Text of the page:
I was pretty sure there was nothing beautiful about me.
At least, below the surface.
The name's Asher Nicastro, and if you looked past the exterior, you might've just seen me for what I really was: A demon from the underworld.
I'd been in darkness for so long that sometimes I couldn't even remember if there had ever been any light in me. You might not get that, but maybe it's because you haven't lived as long as I have. Surely you know how it's easy to forget things with time? Given enough of it, even your most important memories—those with the strongest emotion, maybe—will fade. Now add a few hundred years to that brisk second mortals call a lifespan, and you can forget anything.
I was a shadow being. A corrupt soul.
No, it's not as cool as it sounds.
I mean, yeah, I could go to the "Surface" when I wanted—the common but incorrect term for the world of the living—and yeah, I could go to whichever time I wanted in human history. (I could travel to the past is what that means, but traveling to the future is actually a different story, which I'll tell you about later in more detail.) In fact, maybe those two things were the biggest highlights of my life at the time. Unfettered by my physical body, I could travel places I had only dreamed of visiting when I’d been alive.
I've definitely taken advantage of those perks.
But for me, there was a caveat to being dead. And it's just that: I wasn't alive.
I couldn't play the living game.
I couldn't interact with beings of the living world. If Heaven is the world of light, and Hell the world of darkness, maybe the world of the living is a world of twilight. I could see mortals, and follow their stories, and—although it had never happened and I knew it never would, I could even (purely hypothetically) fall in love with them—but I couldn't interact. And, being what I was, I'd never be able to.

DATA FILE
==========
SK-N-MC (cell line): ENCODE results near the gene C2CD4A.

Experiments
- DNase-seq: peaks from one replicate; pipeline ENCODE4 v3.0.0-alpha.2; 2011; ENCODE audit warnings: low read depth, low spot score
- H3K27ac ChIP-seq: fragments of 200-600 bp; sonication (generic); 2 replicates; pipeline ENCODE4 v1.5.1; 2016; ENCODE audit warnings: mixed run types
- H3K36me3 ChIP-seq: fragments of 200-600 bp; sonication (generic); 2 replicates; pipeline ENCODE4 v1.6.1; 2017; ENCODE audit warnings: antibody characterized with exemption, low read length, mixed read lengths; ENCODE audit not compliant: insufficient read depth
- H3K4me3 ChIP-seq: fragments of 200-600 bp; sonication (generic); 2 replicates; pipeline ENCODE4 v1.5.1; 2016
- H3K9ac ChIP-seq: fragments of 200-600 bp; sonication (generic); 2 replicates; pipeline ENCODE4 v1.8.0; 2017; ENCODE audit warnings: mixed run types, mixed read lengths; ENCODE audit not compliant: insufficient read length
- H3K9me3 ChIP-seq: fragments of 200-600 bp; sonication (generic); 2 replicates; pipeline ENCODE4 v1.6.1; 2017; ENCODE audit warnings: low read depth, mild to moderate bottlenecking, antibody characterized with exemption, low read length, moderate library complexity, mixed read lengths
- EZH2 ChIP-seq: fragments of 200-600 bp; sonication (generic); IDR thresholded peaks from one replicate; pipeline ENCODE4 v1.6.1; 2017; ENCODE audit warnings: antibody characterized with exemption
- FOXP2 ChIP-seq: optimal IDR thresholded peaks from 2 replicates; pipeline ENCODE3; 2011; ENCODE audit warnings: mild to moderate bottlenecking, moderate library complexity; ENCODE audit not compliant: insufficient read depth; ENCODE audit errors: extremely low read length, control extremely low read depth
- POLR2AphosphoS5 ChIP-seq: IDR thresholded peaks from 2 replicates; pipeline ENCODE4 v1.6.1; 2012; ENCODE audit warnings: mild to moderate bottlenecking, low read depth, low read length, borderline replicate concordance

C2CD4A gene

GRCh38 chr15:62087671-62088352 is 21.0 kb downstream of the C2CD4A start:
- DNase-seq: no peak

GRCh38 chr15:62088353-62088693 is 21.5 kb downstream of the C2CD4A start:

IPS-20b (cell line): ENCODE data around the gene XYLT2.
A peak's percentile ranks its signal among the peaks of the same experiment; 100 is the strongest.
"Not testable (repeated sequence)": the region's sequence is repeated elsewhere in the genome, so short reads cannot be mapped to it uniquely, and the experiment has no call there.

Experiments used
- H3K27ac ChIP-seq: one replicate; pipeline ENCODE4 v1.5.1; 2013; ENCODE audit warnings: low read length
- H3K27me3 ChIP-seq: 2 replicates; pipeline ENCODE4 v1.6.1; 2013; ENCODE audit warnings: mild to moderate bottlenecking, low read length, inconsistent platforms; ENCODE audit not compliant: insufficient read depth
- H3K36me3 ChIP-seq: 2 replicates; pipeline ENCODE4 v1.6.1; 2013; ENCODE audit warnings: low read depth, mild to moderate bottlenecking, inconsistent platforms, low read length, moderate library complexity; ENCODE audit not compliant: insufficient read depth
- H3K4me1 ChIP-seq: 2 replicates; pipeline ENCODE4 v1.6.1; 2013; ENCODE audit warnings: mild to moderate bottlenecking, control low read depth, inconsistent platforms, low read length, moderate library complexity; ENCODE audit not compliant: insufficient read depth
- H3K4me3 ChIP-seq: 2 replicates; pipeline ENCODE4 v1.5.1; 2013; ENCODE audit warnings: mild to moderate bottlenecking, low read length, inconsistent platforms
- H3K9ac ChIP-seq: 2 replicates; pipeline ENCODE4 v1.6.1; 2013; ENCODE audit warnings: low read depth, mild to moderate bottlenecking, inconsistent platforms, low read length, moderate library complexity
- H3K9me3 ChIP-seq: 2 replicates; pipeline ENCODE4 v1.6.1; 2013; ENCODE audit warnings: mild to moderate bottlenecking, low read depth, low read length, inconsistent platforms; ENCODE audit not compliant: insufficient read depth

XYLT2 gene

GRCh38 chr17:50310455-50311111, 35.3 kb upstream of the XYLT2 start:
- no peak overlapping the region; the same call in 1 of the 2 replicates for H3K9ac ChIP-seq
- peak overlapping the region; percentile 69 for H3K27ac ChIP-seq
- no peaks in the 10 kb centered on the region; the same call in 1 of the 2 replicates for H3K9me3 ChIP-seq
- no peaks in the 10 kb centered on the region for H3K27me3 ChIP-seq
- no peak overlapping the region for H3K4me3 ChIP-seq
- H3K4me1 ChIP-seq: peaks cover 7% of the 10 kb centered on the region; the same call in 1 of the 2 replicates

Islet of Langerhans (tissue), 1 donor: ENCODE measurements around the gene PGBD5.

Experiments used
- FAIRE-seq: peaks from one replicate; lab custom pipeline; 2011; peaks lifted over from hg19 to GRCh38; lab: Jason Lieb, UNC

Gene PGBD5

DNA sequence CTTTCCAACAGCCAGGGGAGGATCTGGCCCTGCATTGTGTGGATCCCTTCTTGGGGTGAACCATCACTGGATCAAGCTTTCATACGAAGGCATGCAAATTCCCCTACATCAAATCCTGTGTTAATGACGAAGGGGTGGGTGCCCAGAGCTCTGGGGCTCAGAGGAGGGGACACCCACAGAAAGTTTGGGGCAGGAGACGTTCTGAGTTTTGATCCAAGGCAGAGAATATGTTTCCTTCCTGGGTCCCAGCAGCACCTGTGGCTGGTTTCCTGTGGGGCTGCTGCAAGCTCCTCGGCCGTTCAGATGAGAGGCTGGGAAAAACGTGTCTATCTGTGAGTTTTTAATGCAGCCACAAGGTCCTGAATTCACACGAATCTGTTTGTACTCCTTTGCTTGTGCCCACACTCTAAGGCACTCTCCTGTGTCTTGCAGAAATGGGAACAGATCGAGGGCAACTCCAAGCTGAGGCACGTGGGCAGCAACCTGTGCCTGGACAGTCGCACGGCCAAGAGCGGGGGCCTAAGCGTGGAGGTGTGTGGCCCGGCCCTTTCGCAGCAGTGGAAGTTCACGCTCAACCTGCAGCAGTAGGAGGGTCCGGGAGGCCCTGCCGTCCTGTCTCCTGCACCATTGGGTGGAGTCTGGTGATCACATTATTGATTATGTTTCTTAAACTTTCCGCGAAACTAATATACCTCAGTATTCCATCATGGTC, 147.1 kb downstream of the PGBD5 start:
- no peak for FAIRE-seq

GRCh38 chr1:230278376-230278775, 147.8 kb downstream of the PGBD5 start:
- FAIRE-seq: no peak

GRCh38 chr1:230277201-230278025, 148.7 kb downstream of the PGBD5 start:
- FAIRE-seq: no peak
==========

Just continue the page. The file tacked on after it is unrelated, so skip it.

At least, that's what I used to think.
As it turns out, Hell had only so much room.
(I'll explain later exactly how Hell ran out of room, but I don't want to overburden you with details from the onset.)
And what a shocker that is, right? I mean who would have figured that eventually, after sending countless souls to a single space for as long as humanity has existed, that same space would run out? Astonishing.
It turned out that we recently exceeded the number of souls Hell can accommodate. Turned out, God mercifully decided to give us corrupt souls a chance to finally escape our condition and enter the realm of light. It was a gracious and compassionate decision, made by the combination of his undying, eternal love for all of his creation, and his infinite capacity for forgiveness and mercy.
That's the way many saw it. How did I see it? That he had no choice.
But since the general consensus seemed to be that Heaven was a pretty great place, I decided that a chance was a chance, and this was a chance to amend my ways and find the light within myself so that I might finally—pardon the pun—get the hell out of Hell.
It was called God's Reinvention Program, with a capital everything. From the beginning, it seemed to me to resemble a plan proposed by politicians of Earth, specifically of my country and time. And actually, there were rumors going around that God could have expanded Hell if he had wanted. They claimed that the only reason he—up in his white castle in the sky—had come up with the program was that he had thought it would increase his popularity with the mortals. After all, their advances in science and technology were leaving less and less people who attributed unexplained mysteries to magic.
The rumors were only partly true, but I didn't know it then. Yes, God wanted the mortals to have increased faith in him, but only so they would be less likely to take the path to Hell. And yes, God could have expanded Hell, but he didn't want there to be any more corrupt souls.
In the program, God decided to give every soul an equal opportunity.
You know, like he forgot to do in the world of the living.